Are the Steelers Hiding the Next Yancey Thigpen on their 2024 Roster?

What is the Steelers plan at wide receiver for 2024?

Steel City Insider’s Jim Wexell asked that question late last week. A day later, Tim Benz of the Tribune-Review cautioned readers that the Steelers lack of depth at wide out can’t be “rationalized away.”

  • Both writers make valid points.

The Steelers opened the off season by trading Diontae Johnson to Carolina Donte Jackson. Everyone expected Omar Khan to follow with another splash personnel move. But since then, to paraphrase Bruce Springsteen’s “Badlands” Steelers Nation has spent the off season “waiting for a moment that just don’t come.”

Outside of George Pickens the Steelers cupboard at wide receiver is pretty bare. And with the draft over and free agent options dwindling the answers to Wexell’s question appear to be:

1. Omar Khan still has another “Khan Artist” like move up his sleeve.
2. Arthur Smith and Mike Tomlin are all in on a “Damn the receivers! Pound the rock!” offense.

Those two possibility have been widely bandied about on blogs and social media. But there’s a third one that no one is entertaining:

3. The Steelers are hiding the next Yancey Thigpen on their roster.

The likely response of those who either remember or at least know about Thigpen’s playing days is, “…Yeah, Right. Someone’s been drinking too much Argentine wine.” Well, I do send too much of my money to the Salentein family, but the idea is not alcohol induced. Read on….

None of the Steelers New Veteran WRs Look Like Thigpen

Instead of bringing in a blue chip wide out, Omar Khan has scoured the NFL’s free agent bargain bin. Since saying goodbye to Diontae, the Steelers have Van Jefferson, Quez Watkins and most recently Scott Miller. (They also signed Denzel Mims in late January. Drafted Roman Wilson and still have Calvin Austin.)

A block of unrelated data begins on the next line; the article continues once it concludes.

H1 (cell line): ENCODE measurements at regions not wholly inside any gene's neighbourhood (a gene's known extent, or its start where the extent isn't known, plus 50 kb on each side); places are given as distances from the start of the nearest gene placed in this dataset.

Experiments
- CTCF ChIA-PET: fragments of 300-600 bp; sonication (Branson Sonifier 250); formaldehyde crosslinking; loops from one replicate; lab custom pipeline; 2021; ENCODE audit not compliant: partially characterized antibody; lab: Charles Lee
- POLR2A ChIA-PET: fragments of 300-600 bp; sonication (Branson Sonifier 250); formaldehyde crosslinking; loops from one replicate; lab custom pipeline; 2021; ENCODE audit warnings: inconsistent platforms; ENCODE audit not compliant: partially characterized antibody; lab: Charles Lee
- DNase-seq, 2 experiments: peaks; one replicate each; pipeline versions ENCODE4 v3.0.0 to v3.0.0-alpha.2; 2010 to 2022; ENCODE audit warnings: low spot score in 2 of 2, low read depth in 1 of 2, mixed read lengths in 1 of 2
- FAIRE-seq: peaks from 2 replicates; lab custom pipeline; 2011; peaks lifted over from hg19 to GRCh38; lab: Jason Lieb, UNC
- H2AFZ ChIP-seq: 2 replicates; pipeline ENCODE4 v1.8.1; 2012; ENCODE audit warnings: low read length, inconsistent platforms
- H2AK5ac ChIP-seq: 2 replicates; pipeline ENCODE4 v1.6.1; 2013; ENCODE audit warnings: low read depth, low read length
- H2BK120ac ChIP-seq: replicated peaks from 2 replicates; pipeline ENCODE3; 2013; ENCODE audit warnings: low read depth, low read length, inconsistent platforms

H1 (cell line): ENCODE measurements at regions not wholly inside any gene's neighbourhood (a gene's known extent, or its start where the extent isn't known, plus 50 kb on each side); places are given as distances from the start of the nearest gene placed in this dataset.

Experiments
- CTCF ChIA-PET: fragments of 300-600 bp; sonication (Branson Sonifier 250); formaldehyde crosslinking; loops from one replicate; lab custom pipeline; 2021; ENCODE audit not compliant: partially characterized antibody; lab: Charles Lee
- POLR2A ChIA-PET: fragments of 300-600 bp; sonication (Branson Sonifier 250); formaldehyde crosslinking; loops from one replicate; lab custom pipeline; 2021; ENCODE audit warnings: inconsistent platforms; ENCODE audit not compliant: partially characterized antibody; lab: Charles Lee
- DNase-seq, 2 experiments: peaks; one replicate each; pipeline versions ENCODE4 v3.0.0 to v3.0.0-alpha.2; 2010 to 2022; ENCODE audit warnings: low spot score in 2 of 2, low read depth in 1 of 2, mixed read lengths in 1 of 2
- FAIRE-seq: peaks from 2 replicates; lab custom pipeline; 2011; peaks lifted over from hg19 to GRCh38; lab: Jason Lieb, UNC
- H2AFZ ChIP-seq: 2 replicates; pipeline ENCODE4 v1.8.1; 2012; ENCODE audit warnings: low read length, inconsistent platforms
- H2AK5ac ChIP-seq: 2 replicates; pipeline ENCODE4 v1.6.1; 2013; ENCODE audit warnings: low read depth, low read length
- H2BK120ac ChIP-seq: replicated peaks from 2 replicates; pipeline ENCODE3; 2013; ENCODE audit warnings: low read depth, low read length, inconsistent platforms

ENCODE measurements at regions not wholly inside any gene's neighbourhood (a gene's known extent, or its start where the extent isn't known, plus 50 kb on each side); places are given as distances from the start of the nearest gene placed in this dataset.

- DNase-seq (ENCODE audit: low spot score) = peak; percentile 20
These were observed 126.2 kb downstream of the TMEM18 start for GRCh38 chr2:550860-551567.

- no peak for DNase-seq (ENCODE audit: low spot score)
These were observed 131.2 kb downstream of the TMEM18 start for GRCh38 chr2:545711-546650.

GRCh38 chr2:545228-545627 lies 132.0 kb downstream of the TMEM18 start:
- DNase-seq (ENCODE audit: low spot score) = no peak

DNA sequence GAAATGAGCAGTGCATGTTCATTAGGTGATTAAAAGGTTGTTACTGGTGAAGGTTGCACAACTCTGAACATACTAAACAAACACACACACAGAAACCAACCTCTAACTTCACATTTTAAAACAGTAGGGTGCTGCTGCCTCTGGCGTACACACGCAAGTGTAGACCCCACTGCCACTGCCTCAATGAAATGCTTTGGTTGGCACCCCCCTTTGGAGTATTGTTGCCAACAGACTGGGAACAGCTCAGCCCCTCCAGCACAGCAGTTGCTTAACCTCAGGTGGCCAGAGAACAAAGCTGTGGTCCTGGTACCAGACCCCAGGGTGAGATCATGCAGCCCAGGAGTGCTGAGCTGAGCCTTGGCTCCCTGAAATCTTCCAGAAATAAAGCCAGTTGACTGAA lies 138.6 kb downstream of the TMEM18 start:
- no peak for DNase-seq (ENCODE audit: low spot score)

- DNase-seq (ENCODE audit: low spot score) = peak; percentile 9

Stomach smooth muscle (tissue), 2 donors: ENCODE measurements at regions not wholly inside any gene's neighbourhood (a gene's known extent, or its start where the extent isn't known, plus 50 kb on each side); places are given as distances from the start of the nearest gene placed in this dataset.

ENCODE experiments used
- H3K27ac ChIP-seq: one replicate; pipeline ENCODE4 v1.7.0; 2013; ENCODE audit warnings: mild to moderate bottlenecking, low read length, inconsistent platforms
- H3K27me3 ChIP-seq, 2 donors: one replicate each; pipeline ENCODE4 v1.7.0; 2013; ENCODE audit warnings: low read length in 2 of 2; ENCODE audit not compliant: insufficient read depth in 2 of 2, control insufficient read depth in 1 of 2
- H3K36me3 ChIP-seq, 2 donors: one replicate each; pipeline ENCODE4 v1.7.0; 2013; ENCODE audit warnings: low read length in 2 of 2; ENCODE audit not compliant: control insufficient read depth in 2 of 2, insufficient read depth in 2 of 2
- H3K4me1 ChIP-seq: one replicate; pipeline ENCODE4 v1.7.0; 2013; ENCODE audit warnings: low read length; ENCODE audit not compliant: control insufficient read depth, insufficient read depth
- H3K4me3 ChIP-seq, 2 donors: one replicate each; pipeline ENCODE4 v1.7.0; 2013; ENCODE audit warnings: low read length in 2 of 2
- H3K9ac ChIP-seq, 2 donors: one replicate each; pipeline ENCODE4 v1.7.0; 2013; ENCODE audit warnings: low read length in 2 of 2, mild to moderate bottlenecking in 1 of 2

Van Jefferson had 20 catches last year with the Falcons and Rams, Watkins logged 15 for the Eagles and Miller grabbed 11 at Atlanta. (Mims was out of football, but had 11 catches for the Jets in 22.)

Even if you agree (and I’m not sure that I do) that you can substitute quantity for quality at wide receiver in the NFL, the trio collectively still falls short of Diontae Johnson’s 51 catches.

So no, none of them projects to be the next Thigpen. Not even close. At first glance the easy response is, “…Pal, keep drinking Salentein, but stick to Portillo. Stay away from the expensive stuff.”

But Thigpen Didn’t Look Like Thigpen. Until He Did.

The Steelers new wide outs have good speed, but outside of that nothing inspires. Yancey Thigpen didn’t inspire anyone either. Until he did.

Yancey Thigpen, Yancey Thigpen Terrible Towel, Steelers vs Browns

Yancey Thigpen twirls the Terrible Towel.

Yancey Thingpen played four games in 1991 for the San Diego Chargers and recorded zero stats as a wideout. During the middle of the Steeler 1992 season Tom Donahoe and Bill Cowher picked him up off of the waiver wire.

Thigpen played special teams in 1992, recording one catch on four targets. In 1993 he had nine grabs on 12 targets. By the end of ‘93 it was clear that the Steelers lacked a Super Bowl caliber wide receiving corps. So they parted ways with their number 1 wide receiver Jeff Graham, and tried to convert other starter, Dwight Stone into a utility back.

Yet going into the 1994 season, the arrow was pointed out at wide receiver in Pittsburgh.

Andre Hastings looked primed to make the proverbial “Second year leap” and the franchise had just picked Charles Johnson with their first pick in the 1994 NFL Draft.

Yet neither man was the Steelers best receiver when the 1994 campaign ended, because Thigpen had earned that distinction. Yes, Johnson had one more catch, but Thigpen was the one who delivered down the stretch and in the playoffs.

A year later Thigpen was breaking John Stallworth’s single-season reception record en route to the 1995 Steelers AFC Championship and Super Bowl XXX. Injures sabotaged his 1996 season, yet a year later, Thigpen became Kordell Stewart’s go-to man in the 1997 season that ended in the AFC Championship.

By the time Thigpen left as a free agent in 1998, he’d earned the right to be considered alongside Louis Lipps as one of the franchise’s best receivers behind Swann and Stallworth. In contrast, Hastings and Johnson were disappointments.

Does that mean that Van Jefferson, Quez Watkins Scott Miller or Denzel Mims will prove himself to be the next Yancey Thigpen in 2024?

I wouldn’t be on it. But then again, no one was betting on Yancey Thipgen in May of 1994….

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